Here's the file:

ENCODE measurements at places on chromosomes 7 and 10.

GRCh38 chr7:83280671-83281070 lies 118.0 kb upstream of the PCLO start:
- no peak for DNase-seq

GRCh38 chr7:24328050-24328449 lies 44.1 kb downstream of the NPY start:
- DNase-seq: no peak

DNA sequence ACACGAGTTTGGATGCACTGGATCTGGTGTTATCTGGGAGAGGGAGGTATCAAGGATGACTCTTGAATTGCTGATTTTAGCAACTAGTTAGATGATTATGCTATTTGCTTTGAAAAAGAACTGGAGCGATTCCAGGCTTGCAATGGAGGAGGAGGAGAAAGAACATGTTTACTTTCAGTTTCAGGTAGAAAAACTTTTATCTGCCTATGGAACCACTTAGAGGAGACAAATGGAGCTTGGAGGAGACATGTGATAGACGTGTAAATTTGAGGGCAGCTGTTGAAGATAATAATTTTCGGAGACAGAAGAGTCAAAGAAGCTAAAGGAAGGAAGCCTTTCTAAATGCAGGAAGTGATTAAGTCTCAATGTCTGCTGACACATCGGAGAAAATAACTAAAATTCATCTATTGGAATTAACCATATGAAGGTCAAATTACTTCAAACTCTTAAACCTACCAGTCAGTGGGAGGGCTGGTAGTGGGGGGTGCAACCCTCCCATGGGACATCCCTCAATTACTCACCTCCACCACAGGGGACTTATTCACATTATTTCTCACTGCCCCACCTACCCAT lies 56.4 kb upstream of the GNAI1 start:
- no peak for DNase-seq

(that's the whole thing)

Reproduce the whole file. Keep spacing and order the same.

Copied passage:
ENCODE measurements at places on chromosomes 7 and 10.

GRCh38 chr7:83280671-83281070 lies 118.0 kb upstream of the PCLO start:
- no peak for DNase-seq

GRCh38 chr7:24328050-24328449 lies 44.1 kb downstream of the NPY start:
- DNase-seq: no peak

DNA sequence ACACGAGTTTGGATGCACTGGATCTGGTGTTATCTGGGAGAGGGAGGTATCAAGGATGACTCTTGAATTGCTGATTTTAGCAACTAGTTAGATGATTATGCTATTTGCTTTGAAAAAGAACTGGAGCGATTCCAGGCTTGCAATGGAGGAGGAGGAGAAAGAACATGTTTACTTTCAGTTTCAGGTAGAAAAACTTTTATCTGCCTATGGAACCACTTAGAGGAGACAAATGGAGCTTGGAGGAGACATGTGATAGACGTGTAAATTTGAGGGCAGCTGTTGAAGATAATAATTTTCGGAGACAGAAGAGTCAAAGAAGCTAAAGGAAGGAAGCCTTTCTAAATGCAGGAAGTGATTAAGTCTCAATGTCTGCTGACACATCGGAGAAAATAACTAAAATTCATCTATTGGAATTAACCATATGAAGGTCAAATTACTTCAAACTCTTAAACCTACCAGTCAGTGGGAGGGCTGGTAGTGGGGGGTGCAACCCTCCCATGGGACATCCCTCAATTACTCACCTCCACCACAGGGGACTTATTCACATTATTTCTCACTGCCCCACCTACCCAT lies 56.4 kb upstream of the GNAI1 start:
- no peak for DNase-seq